Just saw this on the AMA site.
Driver kills three motorcyclists, pays $70 in fines
Mar. 9 – In Iowa, a man driving a van crossed the centerline of a road and hit six approaching motorcyclists head-on, killing three and seriously injuring two others.
Recently he was fined $70—a penalty that the state’s attorney general is now asking the state Supreme Court to review with an eye on allowing a stiffer fine and jail time.
The case involves Gary Lee Butler, 49, of Des Moines, who was convicted of failing to maintain control of his van, and driving on the wrong side of the road. The high court hasn’t indicated whether it will hear the case.
On June 22, 2002, Butler was driving a van along U.S. Highway 30 near Chelsea, west of Cedar Rapids, when he crossed the centerline and plowed into six motorcyclists. Motorcyclists Arlen Pickering, 53, of Story City, Douglas Sampson, 51, of Ames, and Ross Holland, 57, of Boone, were killed in the crash.
Motorcyclist Richard Vauble of Ames lost his right leg above the knee, while James Olson, of Ames, spent almost four months in the hospital unconscious. Wayne Wierson, also of Ames, suffered minor injuries.
In January, a jury found Butler not guilty of three counts of vehicular homicide and two counts of serious injury by vehicle. A judge then found Butler guilty of the two traffic violations and on February 5 fined him $70.
Tama County Attorney Brent Heeren, who prosecuted the case, was outraged over the fines and believes the judge could have imposed as much as 60 days in jail and $1,000 in fines for the two traffic infractions. He pushed to have the decision considered by the Iowa Supreme Court.
“I don’t think two $35 fines where three people are dead and two seriously injured was justice,’’ Heeren told the Des Moines Register.
Wierson expressed similar sentiments.
“I don’t know if we are victims of the system or whether I am being paranoid that people who ride motorcycles don’t count as much as other people,” Wierson told the Ames Tribune. “For the widows and the two people seriously hurt, it doesn’t seem to be quite right.”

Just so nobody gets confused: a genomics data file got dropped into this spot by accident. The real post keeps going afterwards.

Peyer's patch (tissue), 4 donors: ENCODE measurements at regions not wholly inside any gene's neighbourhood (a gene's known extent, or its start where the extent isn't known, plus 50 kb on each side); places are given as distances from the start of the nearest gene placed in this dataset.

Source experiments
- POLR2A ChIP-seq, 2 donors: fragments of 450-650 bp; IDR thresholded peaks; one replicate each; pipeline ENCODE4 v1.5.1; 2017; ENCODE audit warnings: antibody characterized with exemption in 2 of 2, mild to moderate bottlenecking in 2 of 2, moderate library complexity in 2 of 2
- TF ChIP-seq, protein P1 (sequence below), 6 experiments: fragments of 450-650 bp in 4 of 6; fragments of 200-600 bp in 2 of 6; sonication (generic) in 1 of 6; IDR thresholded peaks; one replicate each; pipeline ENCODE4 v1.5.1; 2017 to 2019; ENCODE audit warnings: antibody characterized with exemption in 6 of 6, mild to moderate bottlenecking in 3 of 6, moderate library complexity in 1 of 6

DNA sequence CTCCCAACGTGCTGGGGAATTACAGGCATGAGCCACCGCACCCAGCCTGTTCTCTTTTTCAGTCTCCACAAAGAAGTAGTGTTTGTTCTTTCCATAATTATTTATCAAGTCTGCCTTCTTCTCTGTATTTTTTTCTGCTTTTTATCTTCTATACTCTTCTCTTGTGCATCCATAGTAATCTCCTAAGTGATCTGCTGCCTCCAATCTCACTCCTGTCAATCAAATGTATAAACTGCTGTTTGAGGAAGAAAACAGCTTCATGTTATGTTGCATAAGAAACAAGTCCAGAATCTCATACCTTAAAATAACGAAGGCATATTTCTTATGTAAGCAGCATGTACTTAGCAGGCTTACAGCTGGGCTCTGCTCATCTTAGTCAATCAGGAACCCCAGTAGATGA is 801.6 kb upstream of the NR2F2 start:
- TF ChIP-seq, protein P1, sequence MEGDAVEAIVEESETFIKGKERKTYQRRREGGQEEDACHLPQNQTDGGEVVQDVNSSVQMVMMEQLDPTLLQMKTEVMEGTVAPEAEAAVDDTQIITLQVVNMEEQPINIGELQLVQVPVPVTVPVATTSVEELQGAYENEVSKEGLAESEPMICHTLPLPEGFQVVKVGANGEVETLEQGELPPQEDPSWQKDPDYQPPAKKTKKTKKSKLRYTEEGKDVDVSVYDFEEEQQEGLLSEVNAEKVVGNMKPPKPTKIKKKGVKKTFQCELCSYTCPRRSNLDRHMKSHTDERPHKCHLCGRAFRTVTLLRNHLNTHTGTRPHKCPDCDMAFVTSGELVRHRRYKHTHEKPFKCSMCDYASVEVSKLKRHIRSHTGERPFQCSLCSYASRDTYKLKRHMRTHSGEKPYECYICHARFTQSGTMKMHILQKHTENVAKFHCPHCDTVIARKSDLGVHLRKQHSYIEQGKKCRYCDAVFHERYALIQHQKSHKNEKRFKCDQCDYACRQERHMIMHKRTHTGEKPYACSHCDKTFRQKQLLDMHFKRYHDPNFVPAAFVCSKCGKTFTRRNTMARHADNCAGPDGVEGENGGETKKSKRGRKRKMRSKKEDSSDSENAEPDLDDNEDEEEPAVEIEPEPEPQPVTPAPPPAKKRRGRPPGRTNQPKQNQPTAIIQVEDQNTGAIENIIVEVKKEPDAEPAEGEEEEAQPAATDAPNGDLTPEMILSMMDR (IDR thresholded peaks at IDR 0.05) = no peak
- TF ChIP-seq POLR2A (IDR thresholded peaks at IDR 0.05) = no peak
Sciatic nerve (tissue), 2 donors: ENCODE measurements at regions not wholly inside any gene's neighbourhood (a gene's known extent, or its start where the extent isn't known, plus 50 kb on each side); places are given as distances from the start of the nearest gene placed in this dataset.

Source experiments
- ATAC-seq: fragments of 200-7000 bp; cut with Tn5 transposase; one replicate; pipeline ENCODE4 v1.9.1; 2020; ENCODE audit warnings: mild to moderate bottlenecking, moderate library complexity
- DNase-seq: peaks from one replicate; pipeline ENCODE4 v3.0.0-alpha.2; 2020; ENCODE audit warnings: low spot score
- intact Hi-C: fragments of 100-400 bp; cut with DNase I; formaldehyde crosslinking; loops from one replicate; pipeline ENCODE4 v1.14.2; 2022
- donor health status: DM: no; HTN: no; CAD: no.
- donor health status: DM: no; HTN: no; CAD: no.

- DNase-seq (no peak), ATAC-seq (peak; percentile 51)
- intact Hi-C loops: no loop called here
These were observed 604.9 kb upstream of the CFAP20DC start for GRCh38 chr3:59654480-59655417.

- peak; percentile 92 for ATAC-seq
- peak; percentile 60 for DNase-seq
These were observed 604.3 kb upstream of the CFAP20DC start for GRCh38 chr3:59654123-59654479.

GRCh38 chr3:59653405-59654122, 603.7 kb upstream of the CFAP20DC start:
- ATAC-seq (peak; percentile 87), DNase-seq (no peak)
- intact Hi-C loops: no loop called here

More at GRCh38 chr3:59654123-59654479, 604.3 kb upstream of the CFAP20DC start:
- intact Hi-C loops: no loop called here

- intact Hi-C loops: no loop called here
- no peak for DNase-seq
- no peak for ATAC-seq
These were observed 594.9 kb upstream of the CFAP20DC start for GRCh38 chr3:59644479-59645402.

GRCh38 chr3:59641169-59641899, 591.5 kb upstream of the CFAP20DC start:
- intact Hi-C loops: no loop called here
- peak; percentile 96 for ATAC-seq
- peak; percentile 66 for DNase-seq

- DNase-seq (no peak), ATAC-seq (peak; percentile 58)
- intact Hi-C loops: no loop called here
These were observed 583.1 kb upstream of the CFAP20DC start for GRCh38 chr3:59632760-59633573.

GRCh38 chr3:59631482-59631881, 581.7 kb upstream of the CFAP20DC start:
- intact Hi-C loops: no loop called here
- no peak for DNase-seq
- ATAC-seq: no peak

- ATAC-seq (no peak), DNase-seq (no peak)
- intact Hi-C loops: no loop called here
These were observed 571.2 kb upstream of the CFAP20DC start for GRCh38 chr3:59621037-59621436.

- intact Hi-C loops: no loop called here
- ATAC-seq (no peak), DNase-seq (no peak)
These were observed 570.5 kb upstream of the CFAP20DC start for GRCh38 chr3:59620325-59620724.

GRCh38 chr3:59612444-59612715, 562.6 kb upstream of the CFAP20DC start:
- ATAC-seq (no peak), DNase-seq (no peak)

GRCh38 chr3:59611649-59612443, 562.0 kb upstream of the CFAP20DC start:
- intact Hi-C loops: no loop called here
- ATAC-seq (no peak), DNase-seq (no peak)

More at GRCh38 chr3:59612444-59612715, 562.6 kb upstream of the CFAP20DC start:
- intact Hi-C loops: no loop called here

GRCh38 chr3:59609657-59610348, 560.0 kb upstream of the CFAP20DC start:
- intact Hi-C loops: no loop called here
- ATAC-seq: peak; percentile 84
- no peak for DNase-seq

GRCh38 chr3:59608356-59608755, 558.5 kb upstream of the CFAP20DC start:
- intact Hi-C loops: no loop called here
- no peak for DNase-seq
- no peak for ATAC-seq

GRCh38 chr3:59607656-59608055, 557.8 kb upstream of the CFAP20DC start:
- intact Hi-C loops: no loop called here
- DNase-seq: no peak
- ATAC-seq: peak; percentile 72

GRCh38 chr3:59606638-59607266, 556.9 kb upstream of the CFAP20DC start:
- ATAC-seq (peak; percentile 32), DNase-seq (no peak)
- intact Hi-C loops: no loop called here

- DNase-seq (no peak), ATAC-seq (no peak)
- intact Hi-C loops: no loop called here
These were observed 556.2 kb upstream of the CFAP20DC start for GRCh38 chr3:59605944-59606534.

Meanwhile, several civil suits have been filed in the case.
This is just the latest example of what the AMA considers to be the inadequate sentencing of a motorist who seriously injures or kills motorcyclists. The most high-profile case recently occurred this summer in South Dakota, where then-U.S. Rep. Bill Janklow sped past a stop sign at a rural intersection at 70 mph or more and collided with motorcyclist Randolph Scott, 55, of Minnesota, killing him. Janklow was sentenced to 100 days in jail as a result, and was ordered to pay $11,000 in fines and fees. He also loses his drivers license for three years, and will be on probation for three years.
He began his jail term February 7.
The AMA has launched a new nationwide initiative called “Justice for All” that will focus on inadequate sentencing of car drivers who seriously injure or kill motorcyclists.
The campaign will advocate legislation establishing tougher penalties when traffic offenses or criminal actions by other motorists result in a motorcyclist’s death or serious injury, a move that also would benefit other vulnerable road users such as bicyclists and pedestrians. The program will include cooperation with state land local motorcycling organizations, efforts by AMA Community Councils, and a variety of opportunities for individual motorcyclists and other concerned citizens to become involved.
“Justice for All” also will feature events that coincide with the 2004 Black Hills Rally in Sturgis, South Dakota.
© 2004, American Motorcyclist Association